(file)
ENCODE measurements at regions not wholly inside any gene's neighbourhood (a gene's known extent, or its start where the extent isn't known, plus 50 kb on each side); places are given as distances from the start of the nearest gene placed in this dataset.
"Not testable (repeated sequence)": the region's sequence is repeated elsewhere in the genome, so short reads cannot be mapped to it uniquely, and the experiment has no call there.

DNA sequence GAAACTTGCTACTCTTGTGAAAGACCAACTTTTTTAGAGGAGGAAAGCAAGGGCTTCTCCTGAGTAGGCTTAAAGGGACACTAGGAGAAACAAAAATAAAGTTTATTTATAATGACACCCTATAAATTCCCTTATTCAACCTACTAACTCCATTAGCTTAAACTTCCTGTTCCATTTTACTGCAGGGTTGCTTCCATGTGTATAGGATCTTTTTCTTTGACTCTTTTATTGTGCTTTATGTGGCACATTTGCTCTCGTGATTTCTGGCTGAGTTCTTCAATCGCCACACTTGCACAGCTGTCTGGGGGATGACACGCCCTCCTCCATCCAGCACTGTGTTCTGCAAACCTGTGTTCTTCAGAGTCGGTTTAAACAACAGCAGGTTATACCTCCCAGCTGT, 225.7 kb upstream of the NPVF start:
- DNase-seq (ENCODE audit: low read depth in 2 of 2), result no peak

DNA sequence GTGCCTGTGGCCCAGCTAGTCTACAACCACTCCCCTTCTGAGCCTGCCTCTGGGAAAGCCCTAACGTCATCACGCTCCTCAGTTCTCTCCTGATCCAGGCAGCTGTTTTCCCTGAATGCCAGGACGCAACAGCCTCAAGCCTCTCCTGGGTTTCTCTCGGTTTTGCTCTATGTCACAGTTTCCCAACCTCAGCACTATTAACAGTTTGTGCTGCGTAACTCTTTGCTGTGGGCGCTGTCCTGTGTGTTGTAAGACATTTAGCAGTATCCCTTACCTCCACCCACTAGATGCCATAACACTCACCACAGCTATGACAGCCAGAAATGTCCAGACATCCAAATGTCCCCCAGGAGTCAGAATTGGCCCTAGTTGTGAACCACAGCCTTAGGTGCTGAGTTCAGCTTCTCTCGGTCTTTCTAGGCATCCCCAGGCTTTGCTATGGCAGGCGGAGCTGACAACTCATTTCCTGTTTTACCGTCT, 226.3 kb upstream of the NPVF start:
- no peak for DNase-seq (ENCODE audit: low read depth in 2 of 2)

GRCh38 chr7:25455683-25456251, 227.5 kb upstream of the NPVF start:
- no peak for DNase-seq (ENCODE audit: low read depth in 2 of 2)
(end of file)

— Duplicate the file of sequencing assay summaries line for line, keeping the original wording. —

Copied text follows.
ENCODE measurements at regions not wholly inside any gene's neighbourhood (a gene's known extent, or its start where the extent isn't known, plus 50 kb on each side); places are given as distances from the start of the nearest gene placed in this dataset.
"Not testable (repeated sequence)": the region's sequence is repeated elsewhere in the genome, so short reads cannot be mapped to it uniquely, and the experiment has no call there.

DNA sequence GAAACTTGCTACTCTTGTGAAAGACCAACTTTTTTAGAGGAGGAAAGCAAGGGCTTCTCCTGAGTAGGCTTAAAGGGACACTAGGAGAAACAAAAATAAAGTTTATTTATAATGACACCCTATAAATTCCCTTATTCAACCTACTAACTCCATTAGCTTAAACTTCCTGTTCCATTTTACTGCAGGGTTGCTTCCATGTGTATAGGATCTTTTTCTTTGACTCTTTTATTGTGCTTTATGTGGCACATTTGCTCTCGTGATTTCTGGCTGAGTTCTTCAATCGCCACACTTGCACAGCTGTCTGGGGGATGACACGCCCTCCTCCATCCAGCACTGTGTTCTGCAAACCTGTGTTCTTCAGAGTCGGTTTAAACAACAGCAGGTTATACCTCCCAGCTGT, 225.7 kb upstream of the NPVF start:
- DNase-seq (ENCODE audit: low read depth in 2 of 2), result no peak

DNA sequence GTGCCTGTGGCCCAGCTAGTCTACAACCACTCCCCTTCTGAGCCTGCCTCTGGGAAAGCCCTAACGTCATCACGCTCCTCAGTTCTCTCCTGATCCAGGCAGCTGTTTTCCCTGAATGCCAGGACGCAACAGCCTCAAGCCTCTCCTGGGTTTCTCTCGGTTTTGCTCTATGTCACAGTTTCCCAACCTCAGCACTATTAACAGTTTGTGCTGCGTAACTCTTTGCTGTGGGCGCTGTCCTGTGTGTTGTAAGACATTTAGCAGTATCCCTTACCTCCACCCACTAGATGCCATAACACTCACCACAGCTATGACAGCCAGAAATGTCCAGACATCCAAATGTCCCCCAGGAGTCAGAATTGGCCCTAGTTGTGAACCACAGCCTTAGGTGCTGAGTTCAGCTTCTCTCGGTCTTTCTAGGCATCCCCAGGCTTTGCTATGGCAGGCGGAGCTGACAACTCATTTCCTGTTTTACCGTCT, 226.3 kb upstream of the NPVF start:
- no peak for DNase-seq (ENCODE audit: low read depth in 2 of 2)

GRCh38 chr7:25455683-25456251, 227.5 kb upstream of the NPVF start:
- no peak for DNase-seq (ENCODE audit: low read depth in 2 of 2)